A deep learning processor from Syntiant can play the first-person shooter Doom with just one milliwatt of power consumption. The recognition of opponents is not perfect, but good enough for a short round.
The first-person shooter Doom has been used for numerous experiments, for example running the game in the BIOS or on a calculator. Almost 30 years after the release of the original Doom, hobbyists are still not short of ideas. This is shown, for example, by an article published on IEEE Spectrum, according to which a processor can reasonably play the shooter with only one milliwatt of power consumption.
The experiment was conducted by David Garrett, who worked until the beginning of the year Senior Vice President Of Engineering at the Californian chip developer synthant was. With the NDP200, this in turn offers exactly the processor that could play Doom with such low power consumption. This is made possible by the design of the CPU: This is specially designed for applications in which a small deep learning network is to be operated with as little energy as possible. There is a clock of only 100 MHz maximum, and the entire chip is only connected via 40 pins.
Apparently that’s still enough for Doom: In order to control the game with the small processor, Garrett has reinforcement learning and the game version designed for it Vizdoom trained a deep learning network. Using around 600,000 parameters, this calculates the necessary inputs from the image displayed by the game. With the mentioned energy consumption of one milliwatt, the processor used can recognize opponents with 6 fps and make a decision as to which input it should transmit to the game next.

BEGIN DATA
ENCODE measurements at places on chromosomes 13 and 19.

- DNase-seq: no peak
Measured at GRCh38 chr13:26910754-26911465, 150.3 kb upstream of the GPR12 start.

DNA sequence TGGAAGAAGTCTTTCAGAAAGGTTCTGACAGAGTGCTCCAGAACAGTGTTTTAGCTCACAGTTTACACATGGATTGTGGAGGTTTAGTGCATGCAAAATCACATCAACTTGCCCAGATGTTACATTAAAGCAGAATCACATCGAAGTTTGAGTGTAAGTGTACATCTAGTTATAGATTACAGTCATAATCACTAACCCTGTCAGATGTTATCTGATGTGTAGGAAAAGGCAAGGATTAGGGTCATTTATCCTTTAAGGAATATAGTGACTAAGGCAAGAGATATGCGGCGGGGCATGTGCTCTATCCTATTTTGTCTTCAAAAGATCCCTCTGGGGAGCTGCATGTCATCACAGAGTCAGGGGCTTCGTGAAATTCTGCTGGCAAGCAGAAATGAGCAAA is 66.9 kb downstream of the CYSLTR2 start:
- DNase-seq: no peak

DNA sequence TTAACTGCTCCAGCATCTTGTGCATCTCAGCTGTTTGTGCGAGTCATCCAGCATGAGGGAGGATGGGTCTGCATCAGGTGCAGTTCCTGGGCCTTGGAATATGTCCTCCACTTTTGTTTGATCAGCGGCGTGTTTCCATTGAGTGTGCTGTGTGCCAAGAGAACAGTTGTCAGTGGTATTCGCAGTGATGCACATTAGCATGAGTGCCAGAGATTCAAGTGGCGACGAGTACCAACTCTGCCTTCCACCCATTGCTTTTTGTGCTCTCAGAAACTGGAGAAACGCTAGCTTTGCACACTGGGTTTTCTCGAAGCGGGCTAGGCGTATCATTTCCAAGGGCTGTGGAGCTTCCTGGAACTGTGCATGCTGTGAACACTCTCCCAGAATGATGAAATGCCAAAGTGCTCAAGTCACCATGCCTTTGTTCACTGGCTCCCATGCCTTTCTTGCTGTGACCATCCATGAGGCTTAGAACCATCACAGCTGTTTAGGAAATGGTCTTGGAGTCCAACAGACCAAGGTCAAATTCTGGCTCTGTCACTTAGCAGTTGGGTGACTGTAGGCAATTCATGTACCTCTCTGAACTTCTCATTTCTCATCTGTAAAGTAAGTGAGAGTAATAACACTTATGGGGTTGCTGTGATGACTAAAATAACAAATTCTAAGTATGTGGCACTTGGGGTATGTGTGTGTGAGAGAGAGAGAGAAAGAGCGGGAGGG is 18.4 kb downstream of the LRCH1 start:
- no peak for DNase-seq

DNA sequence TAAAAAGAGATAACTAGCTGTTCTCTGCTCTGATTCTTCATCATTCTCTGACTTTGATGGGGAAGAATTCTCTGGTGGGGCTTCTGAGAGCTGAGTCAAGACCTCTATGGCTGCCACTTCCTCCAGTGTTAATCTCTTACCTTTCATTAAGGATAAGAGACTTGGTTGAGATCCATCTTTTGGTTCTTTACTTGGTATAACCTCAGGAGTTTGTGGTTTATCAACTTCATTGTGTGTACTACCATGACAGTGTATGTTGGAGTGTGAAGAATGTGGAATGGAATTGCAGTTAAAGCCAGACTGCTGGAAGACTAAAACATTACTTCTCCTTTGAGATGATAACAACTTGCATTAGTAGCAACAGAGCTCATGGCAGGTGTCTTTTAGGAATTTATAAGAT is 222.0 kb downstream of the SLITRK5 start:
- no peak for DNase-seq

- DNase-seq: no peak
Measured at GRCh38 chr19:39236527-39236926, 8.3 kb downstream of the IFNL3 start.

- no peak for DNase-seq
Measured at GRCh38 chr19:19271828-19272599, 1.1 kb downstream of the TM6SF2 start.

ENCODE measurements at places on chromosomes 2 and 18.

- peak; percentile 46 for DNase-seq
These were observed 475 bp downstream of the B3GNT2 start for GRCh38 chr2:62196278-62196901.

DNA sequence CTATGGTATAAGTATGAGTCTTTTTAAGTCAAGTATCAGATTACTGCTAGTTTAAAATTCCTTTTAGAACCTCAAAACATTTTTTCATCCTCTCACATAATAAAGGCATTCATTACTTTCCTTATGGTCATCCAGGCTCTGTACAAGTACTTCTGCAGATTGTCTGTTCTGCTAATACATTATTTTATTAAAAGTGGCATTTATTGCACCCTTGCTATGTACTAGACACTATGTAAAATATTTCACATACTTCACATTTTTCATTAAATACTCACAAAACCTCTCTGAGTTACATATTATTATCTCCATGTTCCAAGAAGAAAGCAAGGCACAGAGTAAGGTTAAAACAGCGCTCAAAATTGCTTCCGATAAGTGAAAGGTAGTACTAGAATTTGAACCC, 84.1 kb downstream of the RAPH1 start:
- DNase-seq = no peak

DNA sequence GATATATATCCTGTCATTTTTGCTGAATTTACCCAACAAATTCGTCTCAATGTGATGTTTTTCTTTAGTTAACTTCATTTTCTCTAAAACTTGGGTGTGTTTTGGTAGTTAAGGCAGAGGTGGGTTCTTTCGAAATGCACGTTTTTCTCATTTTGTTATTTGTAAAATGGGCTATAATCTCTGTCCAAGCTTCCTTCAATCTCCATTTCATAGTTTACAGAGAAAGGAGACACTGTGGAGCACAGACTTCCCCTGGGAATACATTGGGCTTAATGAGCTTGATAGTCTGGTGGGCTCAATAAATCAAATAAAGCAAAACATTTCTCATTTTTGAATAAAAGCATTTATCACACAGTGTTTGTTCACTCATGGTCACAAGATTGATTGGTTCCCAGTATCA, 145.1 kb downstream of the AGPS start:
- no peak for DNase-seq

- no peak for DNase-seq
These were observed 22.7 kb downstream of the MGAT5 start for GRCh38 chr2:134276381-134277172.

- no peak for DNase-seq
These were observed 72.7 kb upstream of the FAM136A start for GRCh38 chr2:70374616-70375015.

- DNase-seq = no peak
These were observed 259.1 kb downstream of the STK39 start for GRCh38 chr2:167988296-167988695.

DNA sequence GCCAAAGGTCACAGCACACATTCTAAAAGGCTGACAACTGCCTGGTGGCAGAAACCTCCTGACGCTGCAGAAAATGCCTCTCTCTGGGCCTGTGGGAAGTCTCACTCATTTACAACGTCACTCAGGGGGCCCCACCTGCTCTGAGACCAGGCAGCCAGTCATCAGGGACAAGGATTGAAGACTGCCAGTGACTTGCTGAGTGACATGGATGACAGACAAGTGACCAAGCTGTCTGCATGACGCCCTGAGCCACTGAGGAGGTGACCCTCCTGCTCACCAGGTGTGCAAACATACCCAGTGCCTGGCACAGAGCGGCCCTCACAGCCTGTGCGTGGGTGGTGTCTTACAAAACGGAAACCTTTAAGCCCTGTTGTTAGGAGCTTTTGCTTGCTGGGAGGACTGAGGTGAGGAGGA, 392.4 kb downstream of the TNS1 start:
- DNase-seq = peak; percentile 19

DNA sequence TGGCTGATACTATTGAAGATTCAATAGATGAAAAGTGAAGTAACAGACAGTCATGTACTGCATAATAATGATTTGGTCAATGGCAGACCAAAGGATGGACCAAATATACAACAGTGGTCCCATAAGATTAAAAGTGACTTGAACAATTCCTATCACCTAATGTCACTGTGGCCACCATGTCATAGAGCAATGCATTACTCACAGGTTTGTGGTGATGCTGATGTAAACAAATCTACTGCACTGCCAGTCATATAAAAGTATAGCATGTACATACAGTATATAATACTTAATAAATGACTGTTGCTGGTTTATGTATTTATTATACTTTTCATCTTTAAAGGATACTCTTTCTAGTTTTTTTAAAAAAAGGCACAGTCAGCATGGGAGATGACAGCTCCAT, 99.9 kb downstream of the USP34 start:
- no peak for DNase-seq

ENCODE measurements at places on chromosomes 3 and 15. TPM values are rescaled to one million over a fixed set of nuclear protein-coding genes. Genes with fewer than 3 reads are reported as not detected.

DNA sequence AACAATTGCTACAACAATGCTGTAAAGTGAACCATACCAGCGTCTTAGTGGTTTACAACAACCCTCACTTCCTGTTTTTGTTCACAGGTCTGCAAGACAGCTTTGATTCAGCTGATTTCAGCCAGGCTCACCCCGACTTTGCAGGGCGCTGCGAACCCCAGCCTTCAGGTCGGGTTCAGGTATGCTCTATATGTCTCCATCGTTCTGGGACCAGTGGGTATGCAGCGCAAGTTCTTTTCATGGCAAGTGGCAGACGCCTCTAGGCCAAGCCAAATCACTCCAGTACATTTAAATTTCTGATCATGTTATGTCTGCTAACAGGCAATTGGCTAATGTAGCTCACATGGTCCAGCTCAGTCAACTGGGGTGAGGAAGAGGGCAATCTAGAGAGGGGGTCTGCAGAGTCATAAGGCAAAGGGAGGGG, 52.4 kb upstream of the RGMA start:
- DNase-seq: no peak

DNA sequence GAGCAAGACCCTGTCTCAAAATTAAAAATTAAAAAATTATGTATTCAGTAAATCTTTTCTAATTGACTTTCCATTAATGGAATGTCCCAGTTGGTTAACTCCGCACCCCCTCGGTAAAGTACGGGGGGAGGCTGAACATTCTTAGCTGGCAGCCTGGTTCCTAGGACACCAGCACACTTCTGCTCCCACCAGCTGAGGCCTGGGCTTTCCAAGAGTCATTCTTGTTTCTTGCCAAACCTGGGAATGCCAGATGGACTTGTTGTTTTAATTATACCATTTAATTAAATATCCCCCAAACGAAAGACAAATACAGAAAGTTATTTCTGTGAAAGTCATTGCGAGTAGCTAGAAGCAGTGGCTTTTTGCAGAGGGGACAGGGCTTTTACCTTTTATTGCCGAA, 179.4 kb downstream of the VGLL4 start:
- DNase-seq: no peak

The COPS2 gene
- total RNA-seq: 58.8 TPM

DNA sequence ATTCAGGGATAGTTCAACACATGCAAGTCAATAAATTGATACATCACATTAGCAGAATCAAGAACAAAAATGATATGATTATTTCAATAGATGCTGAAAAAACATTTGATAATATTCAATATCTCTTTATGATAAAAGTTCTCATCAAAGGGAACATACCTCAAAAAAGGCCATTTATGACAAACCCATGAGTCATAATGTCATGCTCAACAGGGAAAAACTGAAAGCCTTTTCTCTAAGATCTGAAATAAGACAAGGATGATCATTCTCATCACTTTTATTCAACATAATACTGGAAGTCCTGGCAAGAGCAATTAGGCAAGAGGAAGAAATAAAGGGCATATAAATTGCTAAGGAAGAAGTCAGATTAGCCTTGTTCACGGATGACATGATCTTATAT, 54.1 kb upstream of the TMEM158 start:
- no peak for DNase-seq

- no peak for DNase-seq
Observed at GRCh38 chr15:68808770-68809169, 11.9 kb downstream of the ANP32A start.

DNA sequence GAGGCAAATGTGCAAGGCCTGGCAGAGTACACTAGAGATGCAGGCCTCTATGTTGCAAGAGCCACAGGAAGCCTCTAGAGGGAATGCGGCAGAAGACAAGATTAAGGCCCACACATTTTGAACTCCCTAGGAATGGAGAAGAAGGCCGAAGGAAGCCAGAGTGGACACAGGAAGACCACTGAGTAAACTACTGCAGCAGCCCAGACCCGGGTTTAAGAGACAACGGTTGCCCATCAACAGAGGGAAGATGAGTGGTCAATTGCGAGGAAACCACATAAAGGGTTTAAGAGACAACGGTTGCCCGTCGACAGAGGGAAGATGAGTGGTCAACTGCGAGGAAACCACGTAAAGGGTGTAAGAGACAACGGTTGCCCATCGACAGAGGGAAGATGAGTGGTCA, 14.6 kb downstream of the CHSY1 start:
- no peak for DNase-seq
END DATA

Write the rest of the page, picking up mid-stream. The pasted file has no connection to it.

As the short demonstration video shows, this works quite well in a simple level where enemies are running towards the player from every direction. The processor only misses a few times and can reliably detect and shoot at the charging opponents until it runs out of ammunition. In view of the extremely low consumption that is necessary for this, this is quite impressive.
Just as exciting: Doom: Now also runs in the BIOS
It is precisely this particularly high level of efficiency that should be illustrated with the experiment: Garrett wanted to show that such a weak CPU is also suitable for recognizing people. Such an application should present the small chip with significantly greater challenges than Doom. After all, in a real photo, there are far more options for how characters can look and where they are positioned.